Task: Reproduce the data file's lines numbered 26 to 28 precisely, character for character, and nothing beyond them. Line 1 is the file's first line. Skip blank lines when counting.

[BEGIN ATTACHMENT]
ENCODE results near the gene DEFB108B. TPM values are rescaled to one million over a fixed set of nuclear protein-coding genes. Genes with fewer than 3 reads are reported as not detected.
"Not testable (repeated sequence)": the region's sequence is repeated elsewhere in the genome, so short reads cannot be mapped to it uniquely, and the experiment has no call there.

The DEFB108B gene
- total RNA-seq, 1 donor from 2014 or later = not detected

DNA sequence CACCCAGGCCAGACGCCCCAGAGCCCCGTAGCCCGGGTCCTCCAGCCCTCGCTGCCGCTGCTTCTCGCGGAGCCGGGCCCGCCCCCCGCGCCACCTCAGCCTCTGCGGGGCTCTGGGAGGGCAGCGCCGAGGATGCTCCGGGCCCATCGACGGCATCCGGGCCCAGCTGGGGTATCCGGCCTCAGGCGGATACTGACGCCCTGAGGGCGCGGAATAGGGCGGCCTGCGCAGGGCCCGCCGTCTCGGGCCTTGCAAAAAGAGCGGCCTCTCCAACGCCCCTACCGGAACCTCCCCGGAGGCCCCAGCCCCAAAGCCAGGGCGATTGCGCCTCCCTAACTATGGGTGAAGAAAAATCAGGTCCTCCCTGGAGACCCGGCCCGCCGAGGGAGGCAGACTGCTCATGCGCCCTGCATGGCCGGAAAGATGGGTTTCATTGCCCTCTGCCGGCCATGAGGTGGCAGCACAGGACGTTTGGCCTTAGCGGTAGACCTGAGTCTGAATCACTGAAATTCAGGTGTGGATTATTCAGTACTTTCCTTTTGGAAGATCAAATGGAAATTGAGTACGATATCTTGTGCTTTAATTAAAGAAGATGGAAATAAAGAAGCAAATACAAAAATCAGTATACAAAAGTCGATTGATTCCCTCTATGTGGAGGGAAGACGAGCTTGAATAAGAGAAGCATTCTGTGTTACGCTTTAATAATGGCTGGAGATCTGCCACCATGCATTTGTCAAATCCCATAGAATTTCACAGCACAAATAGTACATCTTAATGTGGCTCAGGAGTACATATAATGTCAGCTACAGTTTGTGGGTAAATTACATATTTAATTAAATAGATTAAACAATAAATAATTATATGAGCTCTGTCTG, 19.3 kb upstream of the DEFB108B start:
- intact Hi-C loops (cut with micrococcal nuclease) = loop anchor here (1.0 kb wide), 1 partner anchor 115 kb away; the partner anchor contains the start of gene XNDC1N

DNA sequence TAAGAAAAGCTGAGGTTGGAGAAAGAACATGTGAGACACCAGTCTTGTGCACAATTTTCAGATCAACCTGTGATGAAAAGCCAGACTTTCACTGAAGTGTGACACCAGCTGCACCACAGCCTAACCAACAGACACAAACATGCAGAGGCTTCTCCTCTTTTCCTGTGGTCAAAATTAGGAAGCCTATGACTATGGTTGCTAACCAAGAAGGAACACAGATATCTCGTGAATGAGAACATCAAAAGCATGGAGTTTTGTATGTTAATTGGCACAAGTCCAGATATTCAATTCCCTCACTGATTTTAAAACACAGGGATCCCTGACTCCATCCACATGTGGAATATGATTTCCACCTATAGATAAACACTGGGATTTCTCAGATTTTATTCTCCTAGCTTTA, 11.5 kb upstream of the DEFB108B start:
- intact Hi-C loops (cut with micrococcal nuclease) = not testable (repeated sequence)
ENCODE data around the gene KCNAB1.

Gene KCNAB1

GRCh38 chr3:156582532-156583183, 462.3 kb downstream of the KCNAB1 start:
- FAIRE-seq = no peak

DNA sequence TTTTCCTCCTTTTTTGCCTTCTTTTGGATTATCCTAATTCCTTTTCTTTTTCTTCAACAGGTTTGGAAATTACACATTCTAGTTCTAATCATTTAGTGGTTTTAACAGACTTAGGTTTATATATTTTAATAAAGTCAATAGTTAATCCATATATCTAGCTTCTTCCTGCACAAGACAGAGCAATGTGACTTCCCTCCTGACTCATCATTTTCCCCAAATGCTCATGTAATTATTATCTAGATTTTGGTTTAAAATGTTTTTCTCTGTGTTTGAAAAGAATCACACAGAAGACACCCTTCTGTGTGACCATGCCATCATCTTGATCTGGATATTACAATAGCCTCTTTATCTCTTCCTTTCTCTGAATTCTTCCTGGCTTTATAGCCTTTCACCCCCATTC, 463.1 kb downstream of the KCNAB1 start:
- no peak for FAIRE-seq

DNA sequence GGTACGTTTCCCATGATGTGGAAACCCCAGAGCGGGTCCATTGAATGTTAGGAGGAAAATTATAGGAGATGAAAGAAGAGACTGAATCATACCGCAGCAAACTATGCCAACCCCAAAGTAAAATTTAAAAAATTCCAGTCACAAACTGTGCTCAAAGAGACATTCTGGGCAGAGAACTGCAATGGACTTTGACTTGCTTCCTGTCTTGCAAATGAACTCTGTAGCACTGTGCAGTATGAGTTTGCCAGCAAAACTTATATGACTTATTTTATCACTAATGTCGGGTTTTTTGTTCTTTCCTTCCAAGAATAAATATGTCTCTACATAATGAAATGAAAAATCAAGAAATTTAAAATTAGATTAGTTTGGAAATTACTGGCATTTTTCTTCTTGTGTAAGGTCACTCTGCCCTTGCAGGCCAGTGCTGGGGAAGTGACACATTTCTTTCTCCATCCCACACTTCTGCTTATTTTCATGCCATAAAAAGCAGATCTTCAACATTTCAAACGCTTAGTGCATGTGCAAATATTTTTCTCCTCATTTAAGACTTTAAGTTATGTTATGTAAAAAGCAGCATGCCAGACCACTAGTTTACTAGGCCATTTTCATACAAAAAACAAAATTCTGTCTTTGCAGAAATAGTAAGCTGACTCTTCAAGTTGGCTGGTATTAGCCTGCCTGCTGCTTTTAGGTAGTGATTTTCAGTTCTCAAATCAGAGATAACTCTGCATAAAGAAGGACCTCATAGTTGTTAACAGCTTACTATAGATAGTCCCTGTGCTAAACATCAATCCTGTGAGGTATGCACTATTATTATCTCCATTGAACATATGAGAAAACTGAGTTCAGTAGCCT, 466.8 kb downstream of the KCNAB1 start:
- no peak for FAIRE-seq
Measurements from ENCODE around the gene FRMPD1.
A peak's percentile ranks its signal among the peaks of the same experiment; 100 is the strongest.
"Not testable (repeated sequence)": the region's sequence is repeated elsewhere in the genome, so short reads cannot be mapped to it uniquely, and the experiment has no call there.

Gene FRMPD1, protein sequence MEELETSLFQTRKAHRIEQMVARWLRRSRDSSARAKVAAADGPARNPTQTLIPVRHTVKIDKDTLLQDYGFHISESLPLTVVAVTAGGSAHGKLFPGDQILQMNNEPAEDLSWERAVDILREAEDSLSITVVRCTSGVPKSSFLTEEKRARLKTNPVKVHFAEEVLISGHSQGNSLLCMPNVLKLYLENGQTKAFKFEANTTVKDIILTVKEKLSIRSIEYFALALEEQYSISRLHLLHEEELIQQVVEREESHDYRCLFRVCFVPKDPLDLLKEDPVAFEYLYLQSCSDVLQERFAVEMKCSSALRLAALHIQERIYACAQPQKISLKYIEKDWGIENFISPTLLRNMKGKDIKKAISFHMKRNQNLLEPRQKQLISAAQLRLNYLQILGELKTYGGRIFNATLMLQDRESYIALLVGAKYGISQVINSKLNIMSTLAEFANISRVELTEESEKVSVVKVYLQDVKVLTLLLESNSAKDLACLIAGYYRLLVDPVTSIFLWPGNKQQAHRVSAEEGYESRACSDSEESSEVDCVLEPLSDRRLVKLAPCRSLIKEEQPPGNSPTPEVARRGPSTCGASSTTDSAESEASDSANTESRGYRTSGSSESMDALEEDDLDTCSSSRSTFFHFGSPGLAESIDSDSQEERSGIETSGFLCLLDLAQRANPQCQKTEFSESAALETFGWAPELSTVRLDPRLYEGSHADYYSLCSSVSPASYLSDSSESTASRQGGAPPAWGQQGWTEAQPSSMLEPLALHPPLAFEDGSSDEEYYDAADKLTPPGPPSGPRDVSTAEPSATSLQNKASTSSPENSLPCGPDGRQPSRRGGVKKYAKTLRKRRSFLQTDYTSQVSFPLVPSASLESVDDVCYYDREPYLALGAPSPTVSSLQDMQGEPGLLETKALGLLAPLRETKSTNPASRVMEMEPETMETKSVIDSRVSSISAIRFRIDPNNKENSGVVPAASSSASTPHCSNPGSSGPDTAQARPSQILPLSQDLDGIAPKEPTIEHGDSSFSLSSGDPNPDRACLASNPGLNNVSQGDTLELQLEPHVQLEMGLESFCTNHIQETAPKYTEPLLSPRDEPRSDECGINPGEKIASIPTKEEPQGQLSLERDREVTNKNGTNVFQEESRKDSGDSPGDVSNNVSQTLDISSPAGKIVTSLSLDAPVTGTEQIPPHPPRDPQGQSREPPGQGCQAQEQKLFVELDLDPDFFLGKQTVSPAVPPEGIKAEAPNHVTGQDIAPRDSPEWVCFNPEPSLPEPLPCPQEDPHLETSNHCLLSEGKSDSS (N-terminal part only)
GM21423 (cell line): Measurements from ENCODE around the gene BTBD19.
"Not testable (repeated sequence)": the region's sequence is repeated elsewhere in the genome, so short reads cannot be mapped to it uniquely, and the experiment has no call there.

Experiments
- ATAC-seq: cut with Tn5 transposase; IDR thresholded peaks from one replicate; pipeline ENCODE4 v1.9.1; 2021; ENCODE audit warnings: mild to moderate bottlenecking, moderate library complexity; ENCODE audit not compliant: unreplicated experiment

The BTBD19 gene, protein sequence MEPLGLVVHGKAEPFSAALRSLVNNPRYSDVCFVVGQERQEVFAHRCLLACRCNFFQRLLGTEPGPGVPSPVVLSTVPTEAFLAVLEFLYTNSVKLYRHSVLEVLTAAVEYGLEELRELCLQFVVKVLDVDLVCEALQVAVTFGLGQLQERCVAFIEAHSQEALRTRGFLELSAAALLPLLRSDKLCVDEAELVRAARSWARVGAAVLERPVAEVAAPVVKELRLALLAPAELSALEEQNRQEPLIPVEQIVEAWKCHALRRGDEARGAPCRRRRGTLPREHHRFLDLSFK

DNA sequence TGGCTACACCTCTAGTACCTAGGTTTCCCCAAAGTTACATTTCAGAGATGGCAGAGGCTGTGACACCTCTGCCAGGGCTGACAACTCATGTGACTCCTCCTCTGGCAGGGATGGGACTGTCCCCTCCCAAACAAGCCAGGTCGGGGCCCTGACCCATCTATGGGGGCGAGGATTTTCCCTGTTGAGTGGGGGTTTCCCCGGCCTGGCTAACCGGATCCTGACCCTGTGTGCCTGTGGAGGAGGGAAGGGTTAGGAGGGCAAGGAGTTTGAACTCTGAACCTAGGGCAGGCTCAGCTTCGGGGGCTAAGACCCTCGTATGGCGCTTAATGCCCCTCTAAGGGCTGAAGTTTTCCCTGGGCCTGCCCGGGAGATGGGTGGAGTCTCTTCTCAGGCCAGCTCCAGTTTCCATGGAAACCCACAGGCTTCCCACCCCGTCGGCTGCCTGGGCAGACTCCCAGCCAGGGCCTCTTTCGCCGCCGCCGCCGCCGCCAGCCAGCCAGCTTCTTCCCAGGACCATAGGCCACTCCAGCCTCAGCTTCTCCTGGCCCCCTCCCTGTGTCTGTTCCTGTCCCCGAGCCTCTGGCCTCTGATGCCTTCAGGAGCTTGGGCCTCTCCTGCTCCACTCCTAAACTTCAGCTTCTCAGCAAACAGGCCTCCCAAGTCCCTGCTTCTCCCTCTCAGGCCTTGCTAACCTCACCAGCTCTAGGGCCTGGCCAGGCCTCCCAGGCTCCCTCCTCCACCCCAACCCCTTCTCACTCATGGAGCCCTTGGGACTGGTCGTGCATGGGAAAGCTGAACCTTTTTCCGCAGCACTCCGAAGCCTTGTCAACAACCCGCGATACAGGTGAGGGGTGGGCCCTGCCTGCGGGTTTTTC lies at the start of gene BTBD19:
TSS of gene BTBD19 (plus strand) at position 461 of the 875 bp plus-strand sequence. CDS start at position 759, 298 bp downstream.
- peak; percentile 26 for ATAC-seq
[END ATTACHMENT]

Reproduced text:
DNA sequence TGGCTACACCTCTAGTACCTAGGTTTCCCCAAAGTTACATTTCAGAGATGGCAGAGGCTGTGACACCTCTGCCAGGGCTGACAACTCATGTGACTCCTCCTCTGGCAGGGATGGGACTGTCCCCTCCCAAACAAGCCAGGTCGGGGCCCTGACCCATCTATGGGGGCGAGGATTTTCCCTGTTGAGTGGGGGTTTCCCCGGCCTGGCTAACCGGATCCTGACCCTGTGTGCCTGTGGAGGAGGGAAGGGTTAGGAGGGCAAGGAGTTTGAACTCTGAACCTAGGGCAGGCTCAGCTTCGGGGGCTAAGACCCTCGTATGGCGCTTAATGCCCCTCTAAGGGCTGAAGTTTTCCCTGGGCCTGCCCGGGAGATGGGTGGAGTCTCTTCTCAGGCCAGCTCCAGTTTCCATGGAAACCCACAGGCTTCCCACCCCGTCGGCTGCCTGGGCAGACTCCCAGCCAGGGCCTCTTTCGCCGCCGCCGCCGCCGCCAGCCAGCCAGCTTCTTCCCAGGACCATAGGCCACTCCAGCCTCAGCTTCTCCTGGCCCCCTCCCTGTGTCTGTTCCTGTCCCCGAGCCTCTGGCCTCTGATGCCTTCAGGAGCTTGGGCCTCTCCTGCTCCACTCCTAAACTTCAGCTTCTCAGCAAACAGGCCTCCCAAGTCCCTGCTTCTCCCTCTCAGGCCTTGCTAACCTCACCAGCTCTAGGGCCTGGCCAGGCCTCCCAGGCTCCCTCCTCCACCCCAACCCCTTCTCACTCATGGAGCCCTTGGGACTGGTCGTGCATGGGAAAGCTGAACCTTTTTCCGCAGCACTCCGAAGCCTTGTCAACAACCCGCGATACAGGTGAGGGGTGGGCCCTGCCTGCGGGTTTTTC lies at the start of gene BTBD19:
TSS of gene BTBD19 (plus strand) at position 461 of the 875 bp plus-strand sequence. CDS start at position 759, 298 bp downstream.
- peak; percentile 26 for ATAC-seq